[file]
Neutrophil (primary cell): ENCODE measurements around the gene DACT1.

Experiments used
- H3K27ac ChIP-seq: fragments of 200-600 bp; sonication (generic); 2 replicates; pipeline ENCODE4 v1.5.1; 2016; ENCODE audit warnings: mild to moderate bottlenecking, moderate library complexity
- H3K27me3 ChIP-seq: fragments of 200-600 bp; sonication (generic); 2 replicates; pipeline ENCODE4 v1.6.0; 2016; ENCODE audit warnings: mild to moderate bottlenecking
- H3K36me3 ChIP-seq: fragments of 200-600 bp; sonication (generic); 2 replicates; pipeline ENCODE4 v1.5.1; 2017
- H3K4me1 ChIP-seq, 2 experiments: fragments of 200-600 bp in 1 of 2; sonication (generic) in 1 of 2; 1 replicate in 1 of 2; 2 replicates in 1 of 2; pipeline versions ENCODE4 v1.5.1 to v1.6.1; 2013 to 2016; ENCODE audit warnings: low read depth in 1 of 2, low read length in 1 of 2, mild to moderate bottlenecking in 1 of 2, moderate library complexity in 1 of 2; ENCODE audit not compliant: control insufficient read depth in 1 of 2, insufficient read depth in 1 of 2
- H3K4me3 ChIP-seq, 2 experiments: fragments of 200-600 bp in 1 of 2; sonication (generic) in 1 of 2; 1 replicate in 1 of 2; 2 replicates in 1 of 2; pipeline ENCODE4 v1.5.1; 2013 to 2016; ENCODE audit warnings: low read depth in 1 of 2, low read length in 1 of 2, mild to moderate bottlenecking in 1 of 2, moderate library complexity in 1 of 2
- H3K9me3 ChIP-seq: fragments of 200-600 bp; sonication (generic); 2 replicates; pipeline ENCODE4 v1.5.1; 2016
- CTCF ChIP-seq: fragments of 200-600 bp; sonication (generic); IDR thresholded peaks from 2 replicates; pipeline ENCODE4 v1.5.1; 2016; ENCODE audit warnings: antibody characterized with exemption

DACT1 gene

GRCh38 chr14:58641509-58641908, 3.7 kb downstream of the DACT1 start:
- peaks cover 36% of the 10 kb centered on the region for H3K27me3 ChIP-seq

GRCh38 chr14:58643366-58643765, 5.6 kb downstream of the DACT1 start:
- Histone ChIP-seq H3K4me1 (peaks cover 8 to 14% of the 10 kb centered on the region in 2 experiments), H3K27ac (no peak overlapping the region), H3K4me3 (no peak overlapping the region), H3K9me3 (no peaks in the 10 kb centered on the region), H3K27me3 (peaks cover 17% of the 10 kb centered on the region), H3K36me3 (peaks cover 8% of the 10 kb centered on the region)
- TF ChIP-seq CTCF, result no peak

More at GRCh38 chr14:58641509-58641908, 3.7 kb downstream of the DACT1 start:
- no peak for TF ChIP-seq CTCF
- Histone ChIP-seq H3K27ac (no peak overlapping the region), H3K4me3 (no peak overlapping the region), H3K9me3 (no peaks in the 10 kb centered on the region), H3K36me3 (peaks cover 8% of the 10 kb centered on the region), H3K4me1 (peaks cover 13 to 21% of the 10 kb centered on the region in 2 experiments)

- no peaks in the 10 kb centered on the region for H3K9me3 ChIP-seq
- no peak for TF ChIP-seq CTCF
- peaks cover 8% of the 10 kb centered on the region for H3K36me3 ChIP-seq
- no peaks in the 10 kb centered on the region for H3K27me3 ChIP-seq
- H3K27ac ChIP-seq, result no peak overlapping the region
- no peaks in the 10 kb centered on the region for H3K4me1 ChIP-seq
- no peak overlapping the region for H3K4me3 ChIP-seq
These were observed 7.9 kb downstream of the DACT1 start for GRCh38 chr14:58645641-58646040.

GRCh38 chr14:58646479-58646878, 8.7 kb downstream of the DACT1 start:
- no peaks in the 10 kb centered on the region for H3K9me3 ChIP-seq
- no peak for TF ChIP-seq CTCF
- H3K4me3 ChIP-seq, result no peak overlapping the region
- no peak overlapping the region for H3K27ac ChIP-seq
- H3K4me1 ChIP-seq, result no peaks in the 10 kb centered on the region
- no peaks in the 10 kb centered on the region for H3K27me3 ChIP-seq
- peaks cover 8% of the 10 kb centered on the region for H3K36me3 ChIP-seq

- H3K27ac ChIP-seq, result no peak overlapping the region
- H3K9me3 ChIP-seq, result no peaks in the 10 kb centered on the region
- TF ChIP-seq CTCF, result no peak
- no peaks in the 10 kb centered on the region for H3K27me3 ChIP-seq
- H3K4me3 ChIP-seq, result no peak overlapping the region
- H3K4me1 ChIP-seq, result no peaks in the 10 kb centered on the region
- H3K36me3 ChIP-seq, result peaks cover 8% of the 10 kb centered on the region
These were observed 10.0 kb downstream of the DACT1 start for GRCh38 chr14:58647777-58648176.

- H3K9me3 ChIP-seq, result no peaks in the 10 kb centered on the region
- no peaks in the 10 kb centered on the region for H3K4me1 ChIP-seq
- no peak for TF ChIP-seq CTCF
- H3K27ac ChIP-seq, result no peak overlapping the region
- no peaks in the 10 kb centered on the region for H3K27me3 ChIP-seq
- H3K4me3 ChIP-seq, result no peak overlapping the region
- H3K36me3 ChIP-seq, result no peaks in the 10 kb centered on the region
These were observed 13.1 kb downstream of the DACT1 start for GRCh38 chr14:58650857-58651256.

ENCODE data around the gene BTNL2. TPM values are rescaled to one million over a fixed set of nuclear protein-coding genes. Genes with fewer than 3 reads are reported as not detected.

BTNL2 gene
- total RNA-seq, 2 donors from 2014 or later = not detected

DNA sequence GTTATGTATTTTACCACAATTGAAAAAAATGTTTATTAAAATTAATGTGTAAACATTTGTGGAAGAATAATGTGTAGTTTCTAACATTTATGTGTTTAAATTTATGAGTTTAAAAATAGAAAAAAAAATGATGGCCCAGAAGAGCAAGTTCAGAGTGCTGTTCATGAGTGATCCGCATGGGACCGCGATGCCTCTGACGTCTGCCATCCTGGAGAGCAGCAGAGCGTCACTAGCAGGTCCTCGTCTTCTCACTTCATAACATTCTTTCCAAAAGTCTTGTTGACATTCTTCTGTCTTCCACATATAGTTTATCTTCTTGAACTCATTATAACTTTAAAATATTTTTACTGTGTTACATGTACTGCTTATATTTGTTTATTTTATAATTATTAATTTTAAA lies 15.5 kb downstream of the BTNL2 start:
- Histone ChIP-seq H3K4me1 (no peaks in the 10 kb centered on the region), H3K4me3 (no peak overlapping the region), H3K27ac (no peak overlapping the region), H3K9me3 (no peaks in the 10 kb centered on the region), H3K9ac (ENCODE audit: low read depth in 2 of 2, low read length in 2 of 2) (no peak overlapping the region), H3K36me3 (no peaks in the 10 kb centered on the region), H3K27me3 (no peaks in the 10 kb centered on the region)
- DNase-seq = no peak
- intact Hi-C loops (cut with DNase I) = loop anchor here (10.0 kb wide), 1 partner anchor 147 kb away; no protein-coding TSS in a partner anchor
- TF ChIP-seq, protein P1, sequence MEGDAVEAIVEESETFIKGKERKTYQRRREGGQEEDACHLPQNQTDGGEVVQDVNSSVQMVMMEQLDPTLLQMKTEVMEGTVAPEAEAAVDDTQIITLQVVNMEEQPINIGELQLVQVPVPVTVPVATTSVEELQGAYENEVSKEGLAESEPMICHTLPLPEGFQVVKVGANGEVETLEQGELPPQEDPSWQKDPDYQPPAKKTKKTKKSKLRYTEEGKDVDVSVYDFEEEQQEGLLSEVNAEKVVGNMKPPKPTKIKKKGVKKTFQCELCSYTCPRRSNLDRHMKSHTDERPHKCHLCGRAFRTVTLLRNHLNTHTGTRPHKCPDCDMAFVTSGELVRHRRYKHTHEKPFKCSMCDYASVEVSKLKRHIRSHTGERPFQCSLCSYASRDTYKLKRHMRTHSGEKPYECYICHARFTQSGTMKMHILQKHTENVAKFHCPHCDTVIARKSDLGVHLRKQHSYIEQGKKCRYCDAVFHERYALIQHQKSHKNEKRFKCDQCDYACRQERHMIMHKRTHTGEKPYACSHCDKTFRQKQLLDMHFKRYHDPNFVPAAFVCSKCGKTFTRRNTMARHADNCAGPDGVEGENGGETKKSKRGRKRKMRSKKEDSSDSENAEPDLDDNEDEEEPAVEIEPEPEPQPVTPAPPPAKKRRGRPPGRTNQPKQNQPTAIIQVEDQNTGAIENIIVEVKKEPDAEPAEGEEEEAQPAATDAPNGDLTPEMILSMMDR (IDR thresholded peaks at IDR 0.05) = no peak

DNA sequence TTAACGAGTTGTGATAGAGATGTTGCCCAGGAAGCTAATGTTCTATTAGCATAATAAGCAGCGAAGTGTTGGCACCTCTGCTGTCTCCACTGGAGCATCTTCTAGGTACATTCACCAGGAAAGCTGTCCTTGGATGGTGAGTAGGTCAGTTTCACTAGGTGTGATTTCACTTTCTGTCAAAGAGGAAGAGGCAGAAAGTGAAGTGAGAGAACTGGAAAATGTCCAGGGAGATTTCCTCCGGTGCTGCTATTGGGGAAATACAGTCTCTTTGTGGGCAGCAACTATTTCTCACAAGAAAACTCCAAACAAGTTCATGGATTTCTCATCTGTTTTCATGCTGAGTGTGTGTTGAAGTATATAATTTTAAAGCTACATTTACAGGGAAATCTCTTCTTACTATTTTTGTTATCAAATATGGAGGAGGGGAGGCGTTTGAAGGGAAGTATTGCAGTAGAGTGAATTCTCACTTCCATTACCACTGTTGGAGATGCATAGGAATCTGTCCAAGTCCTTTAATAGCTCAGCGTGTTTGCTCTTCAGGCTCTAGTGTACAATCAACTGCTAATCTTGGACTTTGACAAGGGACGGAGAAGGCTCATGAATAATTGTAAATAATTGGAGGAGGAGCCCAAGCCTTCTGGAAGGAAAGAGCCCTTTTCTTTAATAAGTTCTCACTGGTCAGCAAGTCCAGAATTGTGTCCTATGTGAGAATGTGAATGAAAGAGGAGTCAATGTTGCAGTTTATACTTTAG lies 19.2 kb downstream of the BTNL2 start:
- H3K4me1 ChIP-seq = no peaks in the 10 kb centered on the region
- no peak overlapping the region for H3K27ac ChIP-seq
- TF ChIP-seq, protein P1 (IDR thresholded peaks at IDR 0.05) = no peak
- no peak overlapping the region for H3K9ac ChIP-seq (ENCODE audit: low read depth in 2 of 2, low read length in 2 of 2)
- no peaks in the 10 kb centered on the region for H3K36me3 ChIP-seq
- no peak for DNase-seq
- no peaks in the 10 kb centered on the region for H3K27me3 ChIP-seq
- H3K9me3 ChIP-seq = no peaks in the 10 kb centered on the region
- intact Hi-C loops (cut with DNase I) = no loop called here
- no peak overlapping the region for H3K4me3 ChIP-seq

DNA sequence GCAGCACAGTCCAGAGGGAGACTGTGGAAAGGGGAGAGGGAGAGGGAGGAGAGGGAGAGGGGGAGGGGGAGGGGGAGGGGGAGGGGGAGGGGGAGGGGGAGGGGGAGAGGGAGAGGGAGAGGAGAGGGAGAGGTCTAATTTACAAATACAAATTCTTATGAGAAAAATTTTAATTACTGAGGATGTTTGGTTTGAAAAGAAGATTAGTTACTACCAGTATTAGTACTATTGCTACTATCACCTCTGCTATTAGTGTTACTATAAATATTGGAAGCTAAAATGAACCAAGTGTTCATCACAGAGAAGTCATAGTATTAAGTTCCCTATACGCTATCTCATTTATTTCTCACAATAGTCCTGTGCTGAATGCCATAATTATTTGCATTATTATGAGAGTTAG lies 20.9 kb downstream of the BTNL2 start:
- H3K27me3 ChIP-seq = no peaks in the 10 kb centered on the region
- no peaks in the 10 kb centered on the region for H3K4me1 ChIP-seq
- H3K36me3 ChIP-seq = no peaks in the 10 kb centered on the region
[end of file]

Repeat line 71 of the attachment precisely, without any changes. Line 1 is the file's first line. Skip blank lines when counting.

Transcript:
- H3K27me3 ChIP-seq = no peaks in the 10 kb centered on the region